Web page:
In our family we spend quite a lot of time talking about careers that will produce a good income. We train our children who are on the verge of adulthood to get a job that will pay AND that they will enjoy doing. One does not have to be exclusive.
Years ago I chose NOT to be an artist so that I would be assured of an income. Fast forward a few years and I'm an artist making a good income. But that wasn't good enough for me apparently because soon I chose to go back to college and go into ministry. For some reason I thought that ministry would be more stable a career than art (that's really a silly notion). Fast forward again and .... I'm making money doing art.
I love art. I love everything about it. I love to study it and I love to create it. I love to talk about it and to think creativity and I love to teach it. Because I love it, I have worked very hard at my craft and it has paid off.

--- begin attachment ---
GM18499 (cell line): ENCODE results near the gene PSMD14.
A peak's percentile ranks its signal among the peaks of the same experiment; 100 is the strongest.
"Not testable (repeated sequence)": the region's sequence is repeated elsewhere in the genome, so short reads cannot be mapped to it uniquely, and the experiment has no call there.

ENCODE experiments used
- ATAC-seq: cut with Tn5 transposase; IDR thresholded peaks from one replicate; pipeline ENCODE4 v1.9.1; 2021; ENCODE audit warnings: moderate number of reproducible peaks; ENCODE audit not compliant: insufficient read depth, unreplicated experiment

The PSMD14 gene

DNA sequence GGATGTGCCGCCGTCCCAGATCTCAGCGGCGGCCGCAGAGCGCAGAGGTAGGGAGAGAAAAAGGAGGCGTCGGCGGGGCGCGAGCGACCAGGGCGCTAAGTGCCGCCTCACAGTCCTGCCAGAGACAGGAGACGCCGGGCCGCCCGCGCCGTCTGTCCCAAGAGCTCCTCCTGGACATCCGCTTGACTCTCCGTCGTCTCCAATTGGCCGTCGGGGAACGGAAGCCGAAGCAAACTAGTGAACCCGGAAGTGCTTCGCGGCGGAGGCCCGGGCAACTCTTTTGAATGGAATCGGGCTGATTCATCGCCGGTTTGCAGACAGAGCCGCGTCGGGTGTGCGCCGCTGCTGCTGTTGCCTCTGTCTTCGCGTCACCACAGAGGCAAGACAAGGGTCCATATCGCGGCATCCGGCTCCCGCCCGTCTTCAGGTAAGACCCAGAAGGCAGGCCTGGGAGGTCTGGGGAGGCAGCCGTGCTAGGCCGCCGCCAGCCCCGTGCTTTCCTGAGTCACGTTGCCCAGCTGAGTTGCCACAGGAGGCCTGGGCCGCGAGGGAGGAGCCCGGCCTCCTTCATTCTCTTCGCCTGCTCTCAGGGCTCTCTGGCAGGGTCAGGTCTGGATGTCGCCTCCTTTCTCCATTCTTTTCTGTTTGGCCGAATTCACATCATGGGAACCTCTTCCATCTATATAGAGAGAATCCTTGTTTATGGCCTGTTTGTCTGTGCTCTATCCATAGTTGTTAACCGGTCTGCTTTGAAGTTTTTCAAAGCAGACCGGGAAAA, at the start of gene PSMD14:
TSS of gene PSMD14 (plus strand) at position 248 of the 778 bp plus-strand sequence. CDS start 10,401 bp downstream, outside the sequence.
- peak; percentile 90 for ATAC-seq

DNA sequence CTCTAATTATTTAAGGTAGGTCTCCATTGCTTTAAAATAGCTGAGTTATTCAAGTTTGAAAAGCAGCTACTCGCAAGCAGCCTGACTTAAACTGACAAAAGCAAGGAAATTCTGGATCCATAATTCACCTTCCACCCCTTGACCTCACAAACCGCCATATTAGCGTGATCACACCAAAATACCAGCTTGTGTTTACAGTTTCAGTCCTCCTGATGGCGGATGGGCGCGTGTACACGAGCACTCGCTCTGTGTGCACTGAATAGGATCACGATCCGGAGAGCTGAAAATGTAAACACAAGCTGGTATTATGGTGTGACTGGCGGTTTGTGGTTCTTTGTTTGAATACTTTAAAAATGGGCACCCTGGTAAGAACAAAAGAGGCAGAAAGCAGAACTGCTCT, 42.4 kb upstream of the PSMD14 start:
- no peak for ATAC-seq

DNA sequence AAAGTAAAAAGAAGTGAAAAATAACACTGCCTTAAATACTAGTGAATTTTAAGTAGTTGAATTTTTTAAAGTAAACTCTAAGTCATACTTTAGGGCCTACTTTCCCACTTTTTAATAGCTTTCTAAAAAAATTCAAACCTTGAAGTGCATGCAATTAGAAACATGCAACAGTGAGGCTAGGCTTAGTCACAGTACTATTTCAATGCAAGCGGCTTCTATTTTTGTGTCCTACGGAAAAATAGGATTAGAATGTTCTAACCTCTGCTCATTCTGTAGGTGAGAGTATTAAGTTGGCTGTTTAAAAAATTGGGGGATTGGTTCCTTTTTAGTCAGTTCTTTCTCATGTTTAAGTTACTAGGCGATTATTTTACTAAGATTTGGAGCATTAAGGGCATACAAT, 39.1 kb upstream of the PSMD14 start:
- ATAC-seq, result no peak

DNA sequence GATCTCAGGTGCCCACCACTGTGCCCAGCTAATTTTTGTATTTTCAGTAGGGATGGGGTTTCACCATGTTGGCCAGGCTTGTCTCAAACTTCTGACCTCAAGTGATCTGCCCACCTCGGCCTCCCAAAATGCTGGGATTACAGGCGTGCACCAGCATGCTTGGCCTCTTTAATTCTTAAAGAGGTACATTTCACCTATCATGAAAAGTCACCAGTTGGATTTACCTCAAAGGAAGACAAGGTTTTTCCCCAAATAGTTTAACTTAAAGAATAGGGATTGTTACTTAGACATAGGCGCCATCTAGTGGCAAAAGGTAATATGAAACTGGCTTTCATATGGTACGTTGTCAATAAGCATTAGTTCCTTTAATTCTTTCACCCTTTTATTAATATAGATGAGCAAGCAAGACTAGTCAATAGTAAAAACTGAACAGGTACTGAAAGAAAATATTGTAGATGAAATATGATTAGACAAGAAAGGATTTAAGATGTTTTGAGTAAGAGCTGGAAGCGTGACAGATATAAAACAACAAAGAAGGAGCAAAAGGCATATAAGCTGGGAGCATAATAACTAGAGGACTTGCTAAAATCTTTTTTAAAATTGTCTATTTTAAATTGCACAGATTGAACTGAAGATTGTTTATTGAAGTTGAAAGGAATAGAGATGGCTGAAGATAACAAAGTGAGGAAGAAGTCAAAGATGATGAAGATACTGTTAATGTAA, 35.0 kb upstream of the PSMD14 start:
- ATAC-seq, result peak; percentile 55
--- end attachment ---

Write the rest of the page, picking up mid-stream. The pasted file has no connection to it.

A few weeks ago I mentioned a book, Talent is overrated: What Really Separates world-Class Performers from Everybody Else by Geoff Colvin. In his book, Colvin shows scientific evidence and studies that suggest that people aren't born talented, they develop their talent. Granted, we all have different aptitudes and interests in our personalities but what distinguishes the good from the great is practice. I'm not speaking repetition as much as applied technics that improve your skill such as the drills a great teacher would put you through.
Bottom line, if you have a deep, penetrating interest, you CAN get really good at it. Once you are a master, there are people out there who will pay for your service. Don't let naysayers discourage you or tell you otherwise. You have one life, one go around. Do what makes your heart sing! By doing so you will bless the world with the true gift of what you have to offer.... it's good for the soul!